Added the shrimp. Smelling it, and thinking about how much red pepper I'd used, I squeezed in half a lemon to reduce the heat--it wouldn't have been a concern if it were my father and myself alone, but my mother can't take so much hot pepper. On reflection, this may have been unneccessary, but it's hard to say.

Reduced the liquid a bit further. Added the pasta (farfalle, cooked just to the edge of al dente, so it wouldn't suffer with being heated a bit more in the pan). Served three comfortably, with a little bit left over for lunch.

Took slightly longer than Plan A, but I still made the session and managed to get in a couple hours of good tunes. (Despite the twit with the spoons, who was apparently both visiting from away and related to somebody and therefore wasn't shut up. It's probably just as well that I don't know Con Fada Ó Drisceóil's "The Spoons Murder" well enough to sing it.)
ap_aelfwine: (Default)
Short-crust pastry:
1 cup all-purpose flour
4 1/2 oz. butter (one stick plus half an ounce; I often use Brummel and Brown yoghurt margarine stuff to make up the half ounce, which may give a bit of extra tenderness)
1/4 teaspoon sugar
1/4 teaspoon salt
3ish tablespoons cold water

Cut together the flour, butter, sugar, and salt. When it looks like a bowl of little lumps, add the cold water and cut together until it looks like a lump of dough. Put the lump on plastic wrap, wrap it up, shape the dough into a rough ball, press it into a disk, and stick it in the refrigerator for at least an hour. I often make the pastry the night before.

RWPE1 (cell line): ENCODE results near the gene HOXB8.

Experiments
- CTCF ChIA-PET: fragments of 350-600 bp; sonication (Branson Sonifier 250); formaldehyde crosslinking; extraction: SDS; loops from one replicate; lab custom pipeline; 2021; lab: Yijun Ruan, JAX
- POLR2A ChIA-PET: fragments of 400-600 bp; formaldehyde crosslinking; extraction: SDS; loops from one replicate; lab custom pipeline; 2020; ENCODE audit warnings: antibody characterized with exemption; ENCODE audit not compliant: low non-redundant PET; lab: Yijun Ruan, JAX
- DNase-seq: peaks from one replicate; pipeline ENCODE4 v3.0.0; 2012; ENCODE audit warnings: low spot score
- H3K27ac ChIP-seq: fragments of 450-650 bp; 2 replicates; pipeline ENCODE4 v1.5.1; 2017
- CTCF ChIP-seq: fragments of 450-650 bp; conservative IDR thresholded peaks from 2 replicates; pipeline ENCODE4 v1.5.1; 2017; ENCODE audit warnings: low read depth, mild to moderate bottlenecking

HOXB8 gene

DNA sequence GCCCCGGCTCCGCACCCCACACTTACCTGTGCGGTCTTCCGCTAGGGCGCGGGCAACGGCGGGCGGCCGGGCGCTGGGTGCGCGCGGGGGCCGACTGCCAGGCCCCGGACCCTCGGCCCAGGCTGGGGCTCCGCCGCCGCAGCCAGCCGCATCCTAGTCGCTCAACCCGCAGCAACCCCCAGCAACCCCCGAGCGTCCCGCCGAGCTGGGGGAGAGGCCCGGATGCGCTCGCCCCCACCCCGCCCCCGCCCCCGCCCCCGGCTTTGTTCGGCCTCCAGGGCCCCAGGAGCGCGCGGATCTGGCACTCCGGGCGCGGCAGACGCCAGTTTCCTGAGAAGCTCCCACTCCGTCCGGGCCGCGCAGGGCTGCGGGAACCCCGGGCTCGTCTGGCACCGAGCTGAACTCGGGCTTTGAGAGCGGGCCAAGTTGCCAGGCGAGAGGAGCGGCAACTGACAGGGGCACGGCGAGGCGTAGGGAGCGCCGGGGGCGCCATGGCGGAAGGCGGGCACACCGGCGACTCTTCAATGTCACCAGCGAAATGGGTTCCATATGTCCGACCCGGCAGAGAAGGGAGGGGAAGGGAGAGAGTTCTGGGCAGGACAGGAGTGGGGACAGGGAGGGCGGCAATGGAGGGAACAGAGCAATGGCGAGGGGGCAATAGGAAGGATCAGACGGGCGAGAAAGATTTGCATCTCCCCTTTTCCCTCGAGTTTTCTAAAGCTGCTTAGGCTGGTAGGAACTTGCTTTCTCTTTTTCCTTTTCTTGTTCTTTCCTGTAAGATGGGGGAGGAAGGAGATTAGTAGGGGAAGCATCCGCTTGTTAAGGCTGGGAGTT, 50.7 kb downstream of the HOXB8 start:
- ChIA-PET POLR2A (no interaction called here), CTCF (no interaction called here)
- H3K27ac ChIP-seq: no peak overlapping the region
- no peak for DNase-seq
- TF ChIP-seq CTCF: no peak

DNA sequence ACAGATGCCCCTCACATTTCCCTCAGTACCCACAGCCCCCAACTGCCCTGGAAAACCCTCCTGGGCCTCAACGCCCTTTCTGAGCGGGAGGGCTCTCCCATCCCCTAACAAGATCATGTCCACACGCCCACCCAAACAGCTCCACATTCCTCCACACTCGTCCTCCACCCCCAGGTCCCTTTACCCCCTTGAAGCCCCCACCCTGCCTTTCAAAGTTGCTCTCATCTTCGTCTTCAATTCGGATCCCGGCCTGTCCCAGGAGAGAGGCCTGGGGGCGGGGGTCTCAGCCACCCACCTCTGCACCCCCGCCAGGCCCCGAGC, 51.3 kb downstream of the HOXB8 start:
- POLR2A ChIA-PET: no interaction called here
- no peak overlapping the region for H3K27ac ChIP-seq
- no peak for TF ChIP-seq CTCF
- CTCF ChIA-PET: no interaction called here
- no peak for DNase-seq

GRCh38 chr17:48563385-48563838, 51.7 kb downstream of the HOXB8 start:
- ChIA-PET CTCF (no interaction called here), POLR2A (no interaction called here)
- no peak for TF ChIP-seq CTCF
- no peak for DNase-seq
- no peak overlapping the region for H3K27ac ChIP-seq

Preheat the oven to 400 degrees Fahrenheit.

Flour a surface and a rolling pin, flour the disk of dough, and roll it out into a rough oval.

Take a double handfull of blackberries. Mix them with a decent amount of sugar and a little bit of flour--about half a tablespoon of flour, I'd say, too little is better than too much.

Wedge two Granny Smith apples, cut out the cores, then chop them into approximately blackberry-sized pieces. This should equal the volume of blackberries, more or less. Mix the chopped apple with the blackberries, adding a bit more sugar. I usually grate in a bit of nutmeg, cinnamon, and dried ginger as well.

Lay the pastry out on a greased baking sheet--I usually cover the sheet in aluminium foil first, as it saves the sheet from having juices baked on permanently if the filling leaks slightly.

Dump the apple-blackberry mixture in the approximate centre of the pastry, spread it out into an ovalish shape, leaving something like an inch and a half of pastry surrounding. Roll the edges of the pastry up, producing a roughly oval-shaped tart. A sprinkling of sugar on the edges of the crust may help its browning, slightly.

Bake until the crust is lightly browned and the apples are soft--somewhere around twenty-five minutes to half an hour.

Transfer to a platter or cutting board, cool, slice, and serve.

ETA: peaches work as well as apples. The baking time should be less, more like twenty minutes.

This is based essentially on the recipe for galette aux pommes given in Cooking at Home with Jacques and Julia, by Julia Child and Jacques Pépin. When using apples alone, I tend to use a jam-brandy glaze, as they do; I find this unnecessary with berries.


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September 2010